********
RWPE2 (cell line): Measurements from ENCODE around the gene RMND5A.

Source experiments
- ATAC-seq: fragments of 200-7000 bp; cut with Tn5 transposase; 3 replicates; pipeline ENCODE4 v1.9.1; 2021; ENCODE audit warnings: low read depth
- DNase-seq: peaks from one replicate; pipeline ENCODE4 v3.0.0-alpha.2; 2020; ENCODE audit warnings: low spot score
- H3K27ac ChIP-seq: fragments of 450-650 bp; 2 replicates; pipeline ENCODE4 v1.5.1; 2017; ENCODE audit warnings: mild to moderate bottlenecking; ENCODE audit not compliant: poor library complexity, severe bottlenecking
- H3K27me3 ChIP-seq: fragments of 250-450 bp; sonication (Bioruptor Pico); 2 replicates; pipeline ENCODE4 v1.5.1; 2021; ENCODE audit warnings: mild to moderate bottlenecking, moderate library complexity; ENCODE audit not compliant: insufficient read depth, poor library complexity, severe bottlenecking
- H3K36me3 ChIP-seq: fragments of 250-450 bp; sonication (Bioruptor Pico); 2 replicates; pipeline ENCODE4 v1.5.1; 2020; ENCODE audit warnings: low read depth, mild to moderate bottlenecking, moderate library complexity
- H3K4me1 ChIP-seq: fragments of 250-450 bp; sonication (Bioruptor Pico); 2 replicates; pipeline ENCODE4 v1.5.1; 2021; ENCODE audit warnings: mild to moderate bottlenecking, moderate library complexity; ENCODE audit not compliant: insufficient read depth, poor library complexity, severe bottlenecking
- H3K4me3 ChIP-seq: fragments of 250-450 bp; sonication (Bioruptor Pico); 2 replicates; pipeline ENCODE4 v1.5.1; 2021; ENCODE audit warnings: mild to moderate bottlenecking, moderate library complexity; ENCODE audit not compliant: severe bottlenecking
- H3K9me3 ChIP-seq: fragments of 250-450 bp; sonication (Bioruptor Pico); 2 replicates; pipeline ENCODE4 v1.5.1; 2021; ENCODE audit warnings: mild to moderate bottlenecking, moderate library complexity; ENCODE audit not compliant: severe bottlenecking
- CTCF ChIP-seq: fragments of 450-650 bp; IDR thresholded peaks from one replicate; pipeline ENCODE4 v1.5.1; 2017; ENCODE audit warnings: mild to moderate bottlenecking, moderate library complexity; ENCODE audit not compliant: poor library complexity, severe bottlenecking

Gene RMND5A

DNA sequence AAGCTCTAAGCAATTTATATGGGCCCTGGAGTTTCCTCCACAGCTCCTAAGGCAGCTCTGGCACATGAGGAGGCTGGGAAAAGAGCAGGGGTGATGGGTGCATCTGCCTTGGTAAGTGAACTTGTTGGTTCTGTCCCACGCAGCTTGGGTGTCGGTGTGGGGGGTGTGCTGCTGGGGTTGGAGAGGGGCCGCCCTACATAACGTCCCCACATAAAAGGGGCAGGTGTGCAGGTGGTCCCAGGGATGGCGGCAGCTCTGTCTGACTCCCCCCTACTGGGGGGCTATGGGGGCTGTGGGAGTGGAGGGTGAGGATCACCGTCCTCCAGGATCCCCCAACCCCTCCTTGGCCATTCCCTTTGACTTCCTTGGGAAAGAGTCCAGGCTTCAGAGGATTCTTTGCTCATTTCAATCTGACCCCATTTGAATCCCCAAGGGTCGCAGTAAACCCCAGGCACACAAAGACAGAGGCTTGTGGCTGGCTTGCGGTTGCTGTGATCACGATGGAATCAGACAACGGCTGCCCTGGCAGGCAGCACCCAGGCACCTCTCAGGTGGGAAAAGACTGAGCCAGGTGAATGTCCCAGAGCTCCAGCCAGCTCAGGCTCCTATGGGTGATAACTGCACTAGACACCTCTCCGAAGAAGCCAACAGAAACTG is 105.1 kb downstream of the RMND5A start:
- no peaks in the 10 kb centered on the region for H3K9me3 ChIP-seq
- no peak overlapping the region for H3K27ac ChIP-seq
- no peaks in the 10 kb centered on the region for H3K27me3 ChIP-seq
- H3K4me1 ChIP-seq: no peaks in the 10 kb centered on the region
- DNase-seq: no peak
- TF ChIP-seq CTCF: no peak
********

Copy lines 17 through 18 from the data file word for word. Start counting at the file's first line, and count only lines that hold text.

- H3K4me1 ChIP-seq: no peaks in the 10 kb centered on the region
- DNase-seq: no peak